10. Focusing on numbers. There is huge pressure in missionary work to prove our effectiveness by counting heads. But God’s kingdom is not about crowds—it is about making disciples (see Matt. 28:19-20). Some of my most powerful moments on the mission field were in small meetings where God changed a few lives forever—and then those people changed more lives. I’m not impressed when someone says 5,000 people prayed to receive Jesus. I want to know if those converts were followed-up and plugged into churches for discipleship.

I hope you will become more passionate about taking the message of Christ to the world. But as you pack your bags for your mission trip, leave your unneeded “baggage” at home and go with a humble, teachable heart.

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Let’s Trade Our Titles for True Humility

Last week when I was preaching in the nation of Iceland, I befriended three young foreign students from Africa who were visiting our conference near Reykjavik. I noticed these guys were sitting in the back of the auditorium, so I invited them to sit with me up front. They later admitted to me that I was the first preacher they’d ever met who greeted people before a service.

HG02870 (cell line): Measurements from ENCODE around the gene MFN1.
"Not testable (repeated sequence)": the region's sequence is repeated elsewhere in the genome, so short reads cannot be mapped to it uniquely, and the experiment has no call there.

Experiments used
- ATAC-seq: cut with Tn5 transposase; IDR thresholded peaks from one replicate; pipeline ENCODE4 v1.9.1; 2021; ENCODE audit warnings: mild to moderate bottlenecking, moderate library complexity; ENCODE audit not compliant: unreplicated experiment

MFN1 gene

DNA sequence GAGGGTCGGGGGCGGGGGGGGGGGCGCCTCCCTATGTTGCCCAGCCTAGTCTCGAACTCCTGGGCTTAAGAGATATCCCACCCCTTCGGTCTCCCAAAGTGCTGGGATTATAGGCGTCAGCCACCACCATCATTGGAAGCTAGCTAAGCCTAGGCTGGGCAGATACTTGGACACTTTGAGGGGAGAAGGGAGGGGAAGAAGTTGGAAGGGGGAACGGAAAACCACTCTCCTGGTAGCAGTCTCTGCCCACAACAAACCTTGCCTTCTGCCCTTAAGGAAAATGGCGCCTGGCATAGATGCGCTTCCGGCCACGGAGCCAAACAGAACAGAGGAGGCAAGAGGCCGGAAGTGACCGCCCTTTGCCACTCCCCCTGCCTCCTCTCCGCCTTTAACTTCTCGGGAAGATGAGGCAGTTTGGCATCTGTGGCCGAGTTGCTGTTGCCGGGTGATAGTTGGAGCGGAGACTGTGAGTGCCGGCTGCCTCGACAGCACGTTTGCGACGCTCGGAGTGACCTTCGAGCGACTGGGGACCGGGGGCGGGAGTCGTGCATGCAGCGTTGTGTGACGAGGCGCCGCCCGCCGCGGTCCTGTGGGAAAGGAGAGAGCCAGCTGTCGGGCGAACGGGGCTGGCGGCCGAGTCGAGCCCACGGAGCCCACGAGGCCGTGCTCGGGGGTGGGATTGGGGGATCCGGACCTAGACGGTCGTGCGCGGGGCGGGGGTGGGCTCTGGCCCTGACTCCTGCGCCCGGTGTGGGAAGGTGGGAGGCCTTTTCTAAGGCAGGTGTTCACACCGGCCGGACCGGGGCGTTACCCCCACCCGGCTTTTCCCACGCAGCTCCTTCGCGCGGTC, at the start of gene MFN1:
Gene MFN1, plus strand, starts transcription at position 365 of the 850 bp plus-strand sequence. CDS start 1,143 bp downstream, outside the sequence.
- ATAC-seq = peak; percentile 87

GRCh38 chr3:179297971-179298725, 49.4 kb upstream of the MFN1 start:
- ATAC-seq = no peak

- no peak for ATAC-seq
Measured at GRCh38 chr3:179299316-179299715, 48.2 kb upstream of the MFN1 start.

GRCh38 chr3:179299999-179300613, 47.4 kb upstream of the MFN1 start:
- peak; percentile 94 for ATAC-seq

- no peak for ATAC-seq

“In my country, most preachers come into the auditorium after the worship, and they don’t speak to anyone,” one of the brothers told me.

When I told these brothers they could call me Lee, they were shocked. They expected me to demand a long-winded ecclesiastical title.

I’m often asked if I have a title, and my answer doesn’t satisfy some people. I don’t consider myself a pastor because I travel so much. All kinds of labels have been pinned on me: reverend, prophet, apostle, even bishop.